Great iTunes Hack

There’s so many things to learn, it’s hard to keep track of them all.  I found this one on Lifehacker.

I think like most people, I just don’t have the time to go through all my stuff.  I often wonder who does have the time to tag every picture with faces, or to correctly label all your music.  I’m sure it’s a wonderful thing if you do it, but my music collection has been a mess for… oh… 10 years?  When did I go digital?  Heck I don’t even remember.  I do remember seeing my first iPod way back in 99.  So it had to be shortly after that.

So I got a decade of crud built up in my collection and no amount of purging, murging or (what rhymes with *ging?) crying?  pounding?  well you get the idea.  Nothing has really made it better.  So we live in an uneasy truce.  My iTunes library holds yet another project I will never get to.

But today I found a very clever hack with smart playlists that lets me enjoy my music without cleaning it up.  Here’s the gist of it.  A lot like using SQL queries to get lists of information that you then run new queries against (called sub-queries or views) you can create a smart playlist, then use ANOTHER smart play list to filter it.  Essentially, you create 3 playlists, each that filters your music by quality and how recently it was played.  Then you create a master list that combines those three.  Songs you like a lot get mixed in more often.  Using shuffle, it’s every bit as good as Pandora.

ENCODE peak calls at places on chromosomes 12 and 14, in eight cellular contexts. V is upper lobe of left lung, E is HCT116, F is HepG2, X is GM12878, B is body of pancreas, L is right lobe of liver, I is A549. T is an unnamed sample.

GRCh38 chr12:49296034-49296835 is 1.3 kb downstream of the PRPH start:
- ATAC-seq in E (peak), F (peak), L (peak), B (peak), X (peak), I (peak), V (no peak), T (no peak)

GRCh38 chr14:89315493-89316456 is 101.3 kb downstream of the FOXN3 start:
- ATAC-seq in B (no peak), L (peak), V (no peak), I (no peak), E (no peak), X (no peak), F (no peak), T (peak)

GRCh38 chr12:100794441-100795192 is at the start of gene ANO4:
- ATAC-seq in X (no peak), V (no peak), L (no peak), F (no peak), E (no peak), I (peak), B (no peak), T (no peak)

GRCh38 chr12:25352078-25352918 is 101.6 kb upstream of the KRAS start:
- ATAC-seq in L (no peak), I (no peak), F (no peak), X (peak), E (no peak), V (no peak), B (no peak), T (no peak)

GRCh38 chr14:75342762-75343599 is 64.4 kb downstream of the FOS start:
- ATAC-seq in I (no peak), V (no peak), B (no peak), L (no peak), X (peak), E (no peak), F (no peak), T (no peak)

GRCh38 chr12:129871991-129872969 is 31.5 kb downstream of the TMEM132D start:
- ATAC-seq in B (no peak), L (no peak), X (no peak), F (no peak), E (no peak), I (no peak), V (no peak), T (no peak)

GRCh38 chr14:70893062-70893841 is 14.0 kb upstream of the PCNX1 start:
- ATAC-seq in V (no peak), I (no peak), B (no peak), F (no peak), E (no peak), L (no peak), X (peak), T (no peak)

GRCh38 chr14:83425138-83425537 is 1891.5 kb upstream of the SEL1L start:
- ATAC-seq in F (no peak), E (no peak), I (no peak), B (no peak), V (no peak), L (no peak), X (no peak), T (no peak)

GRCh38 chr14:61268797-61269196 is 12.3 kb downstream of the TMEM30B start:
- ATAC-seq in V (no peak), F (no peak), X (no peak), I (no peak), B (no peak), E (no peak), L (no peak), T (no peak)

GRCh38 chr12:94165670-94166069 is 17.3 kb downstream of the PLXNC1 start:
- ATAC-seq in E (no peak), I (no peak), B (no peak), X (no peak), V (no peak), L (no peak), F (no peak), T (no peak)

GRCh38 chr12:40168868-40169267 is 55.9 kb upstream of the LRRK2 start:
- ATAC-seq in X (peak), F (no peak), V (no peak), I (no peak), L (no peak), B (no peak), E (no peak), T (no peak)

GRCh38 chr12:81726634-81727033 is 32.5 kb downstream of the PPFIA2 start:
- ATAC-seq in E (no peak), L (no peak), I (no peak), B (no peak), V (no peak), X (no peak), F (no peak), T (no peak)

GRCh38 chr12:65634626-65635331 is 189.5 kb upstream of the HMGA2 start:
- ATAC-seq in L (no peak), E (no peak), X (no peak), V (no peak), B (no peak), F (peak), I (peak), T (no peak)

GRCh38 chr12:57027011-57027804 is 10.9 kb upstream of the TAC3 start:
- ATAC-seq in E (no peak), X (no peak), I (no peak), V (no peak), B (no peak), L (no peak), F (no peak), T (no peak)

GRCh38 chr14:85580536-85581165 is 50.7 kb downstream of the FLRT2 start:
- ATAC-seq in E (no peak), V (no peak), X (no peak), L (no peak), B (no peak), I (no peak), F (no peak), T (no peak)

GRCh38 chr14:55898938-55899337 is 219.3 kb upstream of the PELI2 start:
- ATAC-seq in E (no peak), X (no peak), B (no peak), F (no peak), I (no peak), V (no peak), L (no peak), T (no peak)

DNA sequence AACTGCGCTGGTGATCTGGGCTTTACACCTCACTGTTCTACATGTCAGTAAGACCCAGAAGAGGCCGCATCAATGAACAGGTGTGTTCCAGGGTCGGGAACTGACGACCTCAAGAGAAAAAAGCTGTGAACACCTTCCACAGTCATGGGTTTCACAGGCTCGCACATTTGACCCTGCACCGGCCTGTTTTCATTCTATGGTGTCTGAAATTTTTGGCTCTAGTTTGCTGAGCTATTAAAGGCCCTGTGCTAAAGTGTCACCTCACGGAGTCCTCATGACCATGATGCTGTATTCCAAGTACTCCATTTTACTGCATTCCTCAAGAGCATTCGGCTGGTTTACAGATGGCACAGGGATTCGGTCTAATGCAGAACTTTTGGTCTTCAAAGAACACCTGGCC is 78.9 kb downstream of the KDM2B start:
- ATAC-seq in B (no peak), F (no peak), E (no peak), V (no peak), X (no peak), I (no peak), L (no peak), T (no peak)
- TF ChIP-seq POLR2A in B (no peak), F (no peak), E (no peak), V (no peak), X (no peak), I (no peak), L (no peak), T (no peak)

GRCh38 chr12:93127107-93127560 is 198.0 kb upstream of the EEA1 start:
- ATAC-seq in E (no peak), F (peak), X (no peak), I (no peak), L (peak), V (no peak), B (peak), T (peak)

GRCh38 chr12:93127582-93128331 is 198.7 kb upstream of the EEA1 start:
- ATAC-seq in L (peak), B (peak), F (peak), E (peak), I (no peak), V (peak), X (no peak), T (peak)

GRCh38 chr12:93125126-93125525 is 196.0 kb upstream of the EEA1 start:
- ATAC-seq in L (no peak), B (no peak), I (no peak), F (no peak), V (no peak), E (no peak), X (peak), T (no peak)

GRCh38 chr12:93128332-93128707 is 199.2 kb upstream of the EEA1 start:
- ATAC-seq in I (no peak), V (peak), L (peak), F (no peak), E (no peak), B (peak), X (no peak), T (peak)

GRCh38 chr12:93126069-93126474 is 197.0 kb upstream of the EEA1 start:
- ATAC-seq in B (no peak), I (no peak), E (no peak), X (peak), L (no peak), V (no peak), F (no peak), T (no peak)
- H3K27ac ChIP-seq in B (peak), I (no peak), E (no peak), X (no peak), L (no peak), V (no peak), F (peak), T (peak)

For mine, I had to weed out Spoken Word, Children’s, and about a dozen other non-music related genres.  Then I created a list called “Banned” and anything that gets dumped in there gets excluded from my smart play list.  Over time I can go back and decide if I want to keep any of that junk.

Give it a whirl.  The only thing that confused me is that iTunes will change what options you have available depending upon what you are filtering against.  For example, select “Author” and you get one set of options.  Select Last Played and you get a different set of options.  Just play around to see which song attributes have which options.  Ultimately by combining different lists (rather than creating one UBER list) you can make some very powerful song combinations.  I’ve been listening to mine all afternoon and nearly all the things it’s playing are awesome, including some music I haven’t heard for a long time.

So give it a whirl.  It’s cool.

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scott